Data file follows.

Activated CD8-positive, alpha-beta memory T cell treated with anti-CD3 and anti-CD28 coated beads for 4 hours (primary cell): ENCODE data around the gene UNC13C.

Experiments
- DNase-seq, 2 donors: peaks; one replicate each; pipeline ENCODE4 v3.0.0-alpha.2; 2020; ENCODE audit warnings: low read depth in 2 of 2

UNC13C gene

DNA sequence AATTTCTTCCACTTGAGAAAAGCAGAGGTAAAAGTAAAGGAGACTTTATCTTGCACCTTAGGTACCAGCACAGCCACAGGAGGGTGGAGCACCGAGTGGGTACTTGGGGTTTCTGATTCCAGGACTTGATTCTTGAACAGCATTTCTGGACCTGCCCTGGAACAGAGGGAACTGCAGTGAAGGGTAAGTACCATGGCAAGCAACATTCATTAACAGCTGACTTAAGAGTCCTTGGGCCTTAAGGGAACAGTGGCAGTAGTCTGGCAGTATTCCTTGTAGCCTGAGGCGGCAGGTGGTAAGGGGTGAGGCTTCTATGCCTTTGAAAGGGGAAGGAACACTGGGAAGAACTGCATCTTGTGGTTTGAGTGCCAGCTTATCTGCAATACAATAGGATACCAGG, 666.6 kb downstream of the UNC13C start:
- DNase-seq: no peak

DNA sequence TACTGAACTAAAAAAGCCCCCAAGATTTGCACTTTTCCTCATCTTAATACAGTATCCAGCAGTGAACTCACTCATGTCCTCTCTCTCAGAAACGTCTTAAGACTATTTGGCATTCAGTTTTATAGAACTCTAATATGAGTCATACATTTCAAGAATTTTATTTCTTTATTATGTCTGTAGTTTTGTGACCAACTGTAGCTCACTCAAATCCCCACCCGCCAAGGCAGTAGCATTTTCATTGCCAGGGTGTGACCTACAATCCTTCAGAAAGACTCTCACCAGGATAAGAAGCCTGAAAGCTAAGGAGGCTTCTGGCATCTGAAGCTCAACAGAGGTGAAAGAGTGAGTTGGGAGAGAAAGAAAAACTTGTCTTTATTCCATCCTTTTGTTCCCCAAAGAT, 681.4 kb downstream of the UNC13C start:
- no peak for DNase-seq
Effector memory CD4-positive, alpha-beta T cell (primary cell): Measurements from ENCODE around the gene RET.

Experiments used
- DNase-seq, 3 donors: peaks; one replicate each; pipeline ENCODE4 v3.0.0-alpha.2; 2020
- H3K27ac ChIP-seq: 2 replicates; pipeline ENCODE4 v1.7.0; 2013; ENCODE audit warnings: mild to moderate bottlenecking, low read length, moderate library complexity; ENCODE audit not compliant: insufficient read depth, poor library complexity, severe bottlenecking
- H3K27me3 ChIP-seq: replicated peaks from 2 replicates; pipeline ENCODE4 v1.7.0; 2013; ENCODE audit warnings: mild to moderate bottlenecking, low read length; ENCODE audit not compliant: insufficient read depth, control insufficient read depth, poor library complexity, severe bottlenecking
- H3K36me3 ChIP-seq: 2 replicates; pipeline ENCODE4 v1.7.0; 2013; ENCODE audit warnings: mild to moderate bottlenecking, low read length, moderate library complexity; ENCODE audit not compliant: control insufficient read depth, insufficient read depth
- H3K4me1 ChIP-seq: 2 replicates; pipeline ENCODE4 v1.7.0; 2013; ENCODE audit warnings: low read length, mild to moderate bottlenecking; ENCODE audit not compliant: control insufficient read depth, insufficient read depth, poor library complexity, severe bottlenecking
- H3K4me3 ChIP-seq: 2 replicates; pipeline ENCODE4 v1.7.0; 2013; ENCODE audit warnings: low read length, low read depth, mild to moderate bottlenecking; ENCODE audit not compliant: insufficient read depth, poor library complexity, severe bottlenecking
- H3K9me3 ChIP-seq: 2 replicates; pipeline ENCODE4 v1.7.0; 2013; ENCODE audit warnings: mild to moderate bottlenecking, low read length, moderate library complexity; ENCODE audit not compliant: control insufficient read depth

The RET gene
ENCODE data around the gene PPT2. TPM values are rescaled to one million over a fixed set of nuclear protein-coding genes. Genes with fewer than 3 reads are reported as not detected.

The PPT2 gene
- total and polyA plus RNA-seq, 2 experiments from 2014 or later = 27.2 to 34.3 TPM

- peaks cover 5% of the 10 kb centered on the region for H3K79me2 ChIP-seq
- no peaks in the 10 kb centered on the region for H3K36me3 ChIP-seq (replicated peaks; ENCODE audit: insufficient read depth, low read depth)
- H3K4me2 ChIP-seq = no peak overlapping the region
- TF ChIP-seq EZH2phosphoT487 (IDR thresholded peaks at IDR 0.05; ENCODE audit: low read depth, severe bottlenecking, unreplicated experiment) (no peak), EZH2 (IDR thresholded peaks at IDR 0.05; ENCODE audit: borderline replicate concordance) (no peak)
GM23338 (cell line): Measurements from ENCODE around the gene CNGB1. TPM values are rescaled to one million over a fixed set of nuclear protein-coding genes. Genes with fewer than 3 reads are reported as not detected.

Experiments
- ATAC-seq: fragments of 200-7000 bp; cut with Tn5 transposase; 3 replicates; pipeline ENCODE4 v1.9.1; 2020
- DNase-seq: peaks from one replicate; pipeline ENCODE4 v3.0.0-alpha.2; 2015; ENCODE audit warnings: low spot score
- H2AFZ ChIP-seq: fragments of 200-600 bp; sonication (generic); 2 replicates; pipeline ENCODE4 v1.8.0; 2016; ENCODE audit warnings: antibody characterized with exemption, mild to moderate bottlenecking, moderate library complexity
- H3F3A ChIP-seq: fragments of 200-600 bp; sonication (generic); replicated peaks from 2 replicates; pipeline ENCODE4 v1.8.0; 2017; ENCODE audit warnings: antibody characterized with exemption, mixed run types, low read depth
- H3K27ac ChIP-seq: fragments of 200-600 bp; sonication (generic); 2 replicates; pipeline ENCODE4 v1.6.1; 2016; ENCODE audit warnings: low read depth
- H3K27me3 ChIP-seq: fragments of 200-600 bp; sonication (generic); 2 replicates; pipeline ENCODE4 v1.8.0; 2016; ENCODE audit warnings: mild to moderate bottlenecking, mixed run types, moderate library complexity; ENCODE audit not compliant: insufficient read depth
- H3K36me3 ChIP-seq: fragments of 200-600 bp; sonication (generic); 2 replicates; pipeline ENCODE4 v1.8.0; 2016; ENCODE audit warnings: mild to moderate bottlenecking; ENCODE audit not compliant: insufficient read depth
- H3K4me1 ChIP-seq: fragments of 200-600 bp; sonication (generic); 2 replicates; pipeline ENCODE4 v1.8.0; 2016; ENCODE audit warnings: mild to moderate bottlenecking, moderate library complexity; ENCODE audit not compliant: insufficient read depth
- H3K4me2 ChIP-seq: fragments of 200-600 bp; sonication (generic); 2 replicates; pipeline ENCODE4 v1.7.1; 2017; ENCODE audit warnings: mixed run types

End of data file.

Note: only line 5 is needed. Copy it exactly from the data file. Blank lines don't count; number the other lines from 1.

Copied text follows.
DNA sequence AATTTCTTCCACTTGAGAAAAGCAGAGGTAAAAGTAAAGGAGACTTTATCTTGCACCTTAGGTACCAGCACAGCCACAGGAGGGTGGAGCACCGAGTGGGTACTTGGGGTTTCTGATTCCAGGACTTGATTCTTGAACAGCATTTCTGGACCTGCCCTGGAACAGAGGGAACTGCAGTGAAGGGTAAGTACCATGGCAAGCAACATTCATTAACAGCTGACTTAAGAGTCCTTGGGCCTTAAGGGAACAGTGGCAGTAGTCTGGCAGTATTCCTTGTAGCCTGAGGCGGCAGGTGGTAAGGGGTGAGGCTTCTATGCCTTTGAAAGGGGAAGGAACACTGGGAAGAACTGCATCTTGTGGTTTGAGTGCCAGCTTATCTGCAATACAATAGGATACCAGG, 666.6 kb downstream of the UNC13C start: